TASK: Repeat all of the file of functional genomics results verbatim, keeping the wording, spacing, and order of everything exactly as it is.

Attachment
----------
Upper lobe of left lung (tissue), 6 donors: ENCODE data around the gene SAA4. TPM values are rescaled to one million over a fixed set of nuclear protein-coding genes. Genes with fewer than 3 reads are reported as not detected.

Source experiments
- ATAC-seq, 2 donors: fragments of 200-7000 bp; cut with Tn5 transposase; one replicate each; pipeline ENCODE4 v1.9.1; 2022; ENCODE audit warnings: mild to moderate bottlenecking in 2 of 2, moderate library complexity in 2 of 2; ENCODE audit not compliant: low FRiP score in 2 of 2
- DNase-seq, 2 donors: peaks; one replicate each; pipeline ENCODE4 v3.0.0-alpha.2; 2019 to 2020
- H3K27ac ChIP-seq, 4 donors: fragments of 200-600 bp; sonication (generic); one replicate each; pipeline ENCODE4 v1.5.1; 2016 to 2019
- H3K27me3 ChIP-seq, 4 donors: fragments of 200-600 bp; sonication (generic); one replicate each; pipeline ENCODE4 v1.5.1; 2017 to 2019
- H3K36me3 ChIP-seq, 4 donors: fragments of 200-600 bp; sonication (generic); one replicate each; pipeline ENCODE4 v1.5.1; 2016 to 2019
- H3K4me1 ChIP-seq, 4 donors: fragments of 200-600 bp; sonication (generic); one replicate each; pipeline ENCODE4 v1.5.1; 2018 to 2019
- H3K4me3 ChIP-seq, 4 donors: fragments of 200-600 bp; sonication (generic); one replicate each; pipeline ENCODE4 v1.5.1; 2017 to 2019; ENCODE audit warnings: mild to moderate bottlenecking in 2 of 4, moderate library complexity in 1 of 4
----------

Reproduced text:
Upper lobe of left lung (tissue), 6 donors: ENCODE data around the gene SAA4. TPM values are rescaled to one million over a fixed set of nuclear protein-coding genes. Genes with fewer than 3 reads are reported as not detected.

Source experiments
- ATAC-seq, 2 donors: fragments of 200-7000 bp; cut with Tn5 transposase; one replicate each; pipeline ENCODE4 v1.9.1; 2022; ENCODE audit warnings: mild to moderate bottlenecking in 2 of 2, moderate library complexity in 2 of 2; ENCODE audit not compliant: low FRiP score in 2 of 2
- DNase-seq, 2 donors: peaks; one replicate each; pipeline ENCODE4 v3.0.0-alpha.2; 2019 to 2020
- H3K27ac ChIP-seq, 4 donors: fragments of 200-600 bp; sonication (generic); one replicate each; pipeline ENCODE4 v1.5.1; 2016 to 2019
- H3K27me3 ChIP-seq, 4 donors: fragments of 200-600 bp; sonication (generic); one replicate each; pipeline ENCODE4 v1.5.1; 2017 to 2019
- H3K36me3 ChIP-seq, 4 donors: fragments of 200-600 bp; sonication (generic); one replicate each; pipeline ENCODE4 v1.5.1; 2016 to 2019
- H3K4me1 ChIP-seq, 4 donors: fragments of 200-600 bp; sonication (generic); one replicate each; pipeline ENCODE4 v1.5.1; 2018 to 2019
- H3K4me3 ChIP-seq, 4 donors: fragments of 200-600 bp; sonication (generic); one replicate each; pipeline ENCODE4 v1.5.1; 2017 to 2019; ENCODE audit warnings: mild to moderate bottlenecking in 2 of 4, moderate library complexity in 1 of 4